One of the quality of life bonuses for many Northern Virginians is enjoying the equestrian lifestyle. Whether you own a stable in Nokesville, or board from a facility in Lorton, owning, leasing or renting a horse is a source of pride and joy that makes life sweet in Virginia for so many. (See Northern VA horse properties for sale here.) If you are an equestrian looking to buy a horse in Northern Virginia (or know someone who is), you can adopt a horse that has served in the Army’s Old Guard at Arlington National Cemetery – for FREE!
Think you want to adopt a horse that has served in the Army’s Old Guard at Arlington National Cemetery? According to the Old Guard website, as of February 22, 2016 @6:30 pm, three horses are up for adoption:
What is so special about a caisson horse?
The Caisson Horses of The Old Guard participate in all Army, Air Force, and Marine Corps Full Honors Funerals performed in Arlington National Cemetery. These magnificent animals serve with the men of the Caisson Platoon daily to ensure final honors are given in a dignified, professional, and respectful manner; and they love their job. ~ Old Guard website
▶︎ Click to see Northern Virginia horse properties for sale
According to The Washington Post, the “choreographed procession, led by a riderless horse” is a marvel to witness and is one of “the most solemn and stylized rituals in the nation.” Besides serving in this role, the horses also serve as rehabilitation therapists for wounded warriors.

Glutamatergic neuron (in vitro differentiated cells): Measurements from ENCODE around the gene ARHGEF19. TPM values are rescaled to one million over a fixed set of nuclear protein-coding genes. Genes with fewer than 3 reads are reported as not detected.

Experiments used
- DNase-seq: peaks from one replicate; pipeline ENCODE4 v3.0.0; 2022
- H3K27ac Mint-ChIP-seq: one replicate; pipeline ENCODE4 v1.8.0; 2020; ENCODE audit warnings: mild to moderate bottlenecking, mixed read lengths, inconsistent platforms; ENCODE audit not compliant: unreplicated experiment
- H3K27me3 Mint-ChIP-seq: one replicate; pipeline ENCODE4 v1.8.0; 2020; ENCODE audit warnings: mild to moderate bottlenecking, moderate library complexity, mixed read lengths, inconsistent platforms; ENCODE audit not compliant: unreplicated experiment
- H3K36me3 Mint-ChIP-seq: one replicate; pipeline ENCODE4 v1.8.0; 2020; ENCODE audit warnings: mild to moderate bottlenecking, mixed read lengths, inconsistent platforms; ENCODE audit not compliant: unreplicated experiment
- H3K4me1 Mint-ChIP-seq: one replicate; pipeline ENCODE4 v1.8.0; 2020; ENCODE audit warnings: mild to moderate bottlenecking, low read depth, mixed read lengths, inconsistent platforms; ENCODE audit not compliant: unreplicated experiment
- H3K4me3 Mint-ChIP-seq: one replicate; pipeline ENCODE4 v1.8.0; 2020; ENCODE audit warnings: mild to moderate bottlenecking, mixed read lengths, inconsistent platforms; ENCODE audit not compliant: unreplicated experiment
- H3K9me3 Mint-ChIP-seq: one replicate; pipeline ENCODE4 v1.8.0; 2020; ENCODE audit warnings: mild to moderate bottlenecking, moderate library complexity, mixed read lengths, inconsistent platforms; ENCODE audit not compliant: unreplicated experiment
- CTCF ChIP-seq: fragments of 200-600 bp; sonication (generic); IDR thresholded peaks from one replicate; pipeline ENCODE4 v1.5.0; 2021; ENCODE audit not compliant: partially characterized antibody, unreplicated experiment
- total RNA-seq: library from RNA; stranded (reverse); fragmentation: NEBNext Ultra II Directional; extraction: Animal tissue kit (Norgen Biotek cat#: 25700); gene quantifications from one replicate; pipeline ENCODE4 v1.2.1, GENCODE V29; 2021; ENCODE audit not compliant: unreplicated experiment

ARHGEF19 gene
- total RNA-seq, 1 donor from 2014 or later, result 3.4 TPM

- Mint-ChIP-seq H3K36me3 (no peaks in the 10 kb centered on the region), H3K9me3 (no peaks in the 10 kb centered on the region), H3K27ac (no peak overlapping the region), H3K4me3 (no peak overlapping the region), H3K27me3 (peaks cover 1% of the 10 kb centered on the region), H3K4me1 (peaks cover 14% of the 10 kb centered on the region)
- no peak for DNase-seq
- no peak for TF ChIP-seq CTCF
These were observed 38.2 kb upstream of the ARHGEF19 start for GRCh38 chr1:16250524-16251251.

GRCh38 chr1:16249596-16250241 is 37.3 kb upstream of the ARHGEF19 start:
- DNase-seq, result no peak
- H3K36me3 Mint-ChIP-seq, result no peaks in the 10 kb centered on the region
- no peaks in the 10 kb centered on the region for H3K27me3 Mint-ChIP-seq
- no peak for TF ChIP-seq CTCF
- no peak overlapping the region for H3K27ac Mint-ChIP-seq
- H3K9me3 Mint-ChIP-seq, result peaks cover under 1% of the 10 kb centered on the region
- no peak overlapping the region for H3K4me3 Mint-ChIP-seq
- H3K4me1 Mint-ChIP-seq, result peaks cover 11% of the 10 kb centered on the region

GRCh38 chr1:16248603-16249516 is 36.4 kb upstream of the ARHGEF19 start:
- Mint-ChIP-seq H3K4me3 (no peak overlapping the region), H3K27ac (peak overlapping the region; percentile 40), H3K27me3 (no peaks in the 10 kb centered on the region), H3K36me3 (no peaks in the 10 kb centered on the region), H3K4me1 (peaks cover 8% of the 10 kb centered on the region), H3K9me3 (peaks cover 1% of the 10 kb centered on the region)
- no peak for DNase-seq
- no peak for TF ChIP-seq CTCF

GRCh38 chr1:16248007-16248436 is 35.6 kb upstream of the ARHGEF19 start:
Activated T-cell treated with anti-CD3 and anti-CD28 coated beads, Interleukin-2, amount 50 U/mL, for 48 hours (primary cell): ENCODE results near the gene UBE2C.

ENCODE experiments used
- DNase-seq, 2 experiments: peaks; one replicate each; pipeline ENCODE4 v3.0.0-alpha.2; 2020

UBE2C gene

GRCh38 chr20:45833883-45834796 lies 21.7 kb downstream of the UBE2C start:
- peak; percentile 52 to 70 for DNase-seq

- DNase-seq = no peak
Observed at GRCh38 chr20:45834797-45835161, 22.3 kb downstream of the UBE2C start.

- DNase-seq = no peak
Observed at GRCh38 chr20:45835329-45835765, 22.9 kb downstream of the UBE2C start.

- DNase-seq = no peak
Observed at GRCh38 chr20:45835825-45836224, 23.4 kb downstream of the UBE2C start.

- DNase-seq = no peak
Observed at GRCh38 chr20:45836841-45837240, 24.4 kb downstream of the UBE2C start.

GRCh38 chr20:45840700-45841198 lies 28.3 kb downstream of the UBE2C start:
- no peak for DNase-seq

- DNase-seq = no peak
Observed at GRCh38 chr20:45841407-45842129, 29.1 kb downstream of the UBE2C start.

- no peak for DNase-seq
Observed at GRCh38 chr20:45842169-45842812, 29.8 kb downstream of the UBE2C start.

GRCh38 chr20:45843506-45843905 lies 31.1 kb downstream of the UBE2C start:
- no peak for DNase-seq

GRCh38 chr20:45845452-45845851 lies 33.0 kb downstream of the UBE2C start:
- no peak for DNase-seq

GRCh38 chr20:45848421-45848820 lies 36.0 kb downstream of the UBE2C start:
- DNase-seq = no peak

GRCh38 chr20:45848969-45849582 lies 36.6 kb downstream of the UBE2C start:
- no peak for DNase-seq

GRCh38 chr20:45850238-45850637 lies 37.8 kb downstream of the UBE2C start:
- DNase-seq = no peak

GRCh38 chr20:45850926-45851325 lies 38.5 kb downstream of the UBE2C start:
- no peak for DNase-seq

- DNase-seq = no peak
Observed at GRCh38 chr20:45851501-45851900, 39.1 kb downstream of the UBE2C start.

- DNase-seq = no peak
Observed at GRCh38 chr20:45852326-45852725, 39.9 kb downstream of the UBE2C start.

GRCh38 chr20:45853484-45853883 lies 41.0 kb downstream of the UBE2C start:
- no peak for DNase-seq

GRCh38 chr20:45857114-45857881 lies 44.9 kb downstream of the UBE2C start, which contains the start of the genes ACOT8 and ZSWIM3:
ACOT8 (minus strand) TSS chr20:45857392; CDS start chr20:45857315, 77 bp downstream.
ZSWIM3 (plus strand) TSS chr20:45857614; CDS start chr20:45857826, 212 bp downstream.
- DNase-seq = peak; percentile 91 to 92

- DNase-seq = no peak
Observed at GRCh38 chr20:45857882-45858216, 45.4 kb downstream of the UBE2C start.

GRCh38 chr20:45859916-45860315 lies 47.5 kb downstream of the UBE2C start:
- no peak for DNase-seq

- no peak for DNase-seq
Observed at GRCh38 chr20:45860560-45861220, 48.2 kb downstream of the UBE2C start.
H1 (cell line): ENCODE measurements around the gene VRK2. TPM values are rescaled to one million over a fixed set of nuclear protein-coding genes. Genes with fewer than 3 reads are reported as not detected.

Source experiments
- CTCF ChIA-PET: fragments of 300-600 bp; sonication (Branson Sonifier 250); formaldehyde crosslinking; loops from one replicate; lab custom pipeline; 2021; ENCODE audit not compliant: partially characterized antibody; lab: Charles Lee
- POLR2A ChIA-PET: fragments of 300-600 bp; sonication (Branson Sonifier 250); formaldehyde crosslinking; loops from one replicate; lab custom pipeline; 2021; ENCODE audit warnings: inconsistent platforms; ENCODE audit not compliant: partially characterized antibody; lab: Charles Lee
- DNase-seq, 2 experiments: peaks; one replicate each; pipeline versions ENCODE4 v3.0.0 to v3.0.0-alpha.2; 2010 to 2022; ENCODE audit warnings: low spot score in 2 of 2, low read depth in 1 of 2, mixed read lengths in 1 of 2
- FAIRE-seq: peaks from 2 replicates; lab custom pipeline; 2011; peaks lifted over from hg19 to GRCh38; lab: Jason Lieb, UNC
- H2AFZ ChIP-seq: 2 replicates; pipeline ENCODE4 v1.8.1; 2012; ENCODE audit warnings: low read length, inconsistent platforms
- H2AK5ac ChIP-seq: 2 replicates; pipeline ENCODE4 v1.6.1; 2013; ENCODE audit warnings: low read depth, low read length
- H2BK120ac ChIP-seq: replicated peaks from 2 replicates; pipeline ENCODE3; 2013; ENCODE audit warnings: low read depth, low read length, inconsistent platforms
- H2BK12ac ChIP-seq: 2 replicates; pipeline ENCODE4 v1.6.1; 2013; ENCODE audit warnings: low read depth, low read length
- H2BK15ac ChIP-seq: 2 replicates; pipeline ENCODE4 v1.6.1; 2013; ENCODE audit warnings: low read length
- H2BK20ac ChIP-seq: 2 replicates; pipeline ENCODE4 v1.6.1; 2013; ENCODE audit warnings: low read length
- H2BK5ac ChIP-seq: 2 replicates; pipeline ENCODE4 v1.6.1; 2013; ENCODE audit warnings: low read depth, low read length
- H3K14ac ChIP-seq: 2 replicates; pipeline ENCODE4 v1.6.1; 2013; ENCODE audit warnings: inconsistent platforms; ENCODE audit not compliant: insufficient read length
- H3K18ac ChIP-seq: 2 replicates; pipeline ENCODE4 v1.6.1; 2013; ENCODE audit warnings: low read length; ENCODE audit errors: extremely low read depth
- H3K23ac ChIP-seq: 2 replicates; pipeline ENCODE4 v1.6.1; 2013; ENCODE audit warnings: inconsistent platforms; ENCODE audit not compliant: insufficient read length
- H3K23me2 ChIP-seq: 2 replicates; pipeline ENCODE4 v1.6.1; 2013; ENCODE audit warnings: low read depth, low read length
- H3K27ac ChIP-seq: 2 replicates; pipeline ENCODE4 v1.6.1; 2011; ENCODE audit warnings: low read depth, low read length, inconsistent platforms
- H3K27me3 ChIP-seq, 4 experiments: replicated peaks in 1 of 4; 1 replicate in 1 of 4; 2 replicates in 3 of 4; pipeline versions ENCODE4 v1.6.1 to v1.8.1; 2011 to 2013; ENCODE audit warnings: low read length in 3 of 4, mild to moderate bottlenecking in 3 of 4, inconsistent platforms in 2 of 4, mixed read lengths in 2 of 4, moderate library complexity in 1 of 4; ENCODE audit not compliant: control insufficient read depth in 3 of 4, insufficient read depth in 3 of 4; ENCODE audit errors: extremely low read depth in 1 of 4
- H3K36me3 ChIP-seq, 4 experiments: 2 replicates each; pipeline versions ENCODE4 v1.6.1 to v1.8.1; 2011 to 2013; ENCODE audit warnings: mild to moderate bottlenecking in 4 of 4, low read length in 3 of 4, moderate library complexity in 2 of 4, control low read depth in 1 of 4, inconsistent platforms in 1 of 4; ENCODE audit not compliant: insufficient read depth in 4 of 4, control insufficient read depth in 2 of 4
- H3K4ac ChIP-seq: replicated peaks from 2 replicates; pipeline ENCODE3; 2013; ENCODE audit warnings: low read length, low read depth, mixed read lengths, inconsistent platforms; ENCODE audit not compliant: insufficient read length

The first step in the process is to visit the horses during visiting hours at Fort Myer near the Arlington National Cemetery. If you still want to adopt a horse that has served in the Army’s Old Guard at Arlington National Cemetery, your next step is to complete the 6 page application. If your application is acceptable, you will be contacted to arrange a ‘home’ visit to your stable by the Army’s herd master to make sure you can provide a suitable home.
See the Old Guard site for adoption candidates and information
6-Page Caisson Horse adoption application
Washington Post story on how to adopt a horse that has served in the Army’s Old Guard at Arlington National Cemetery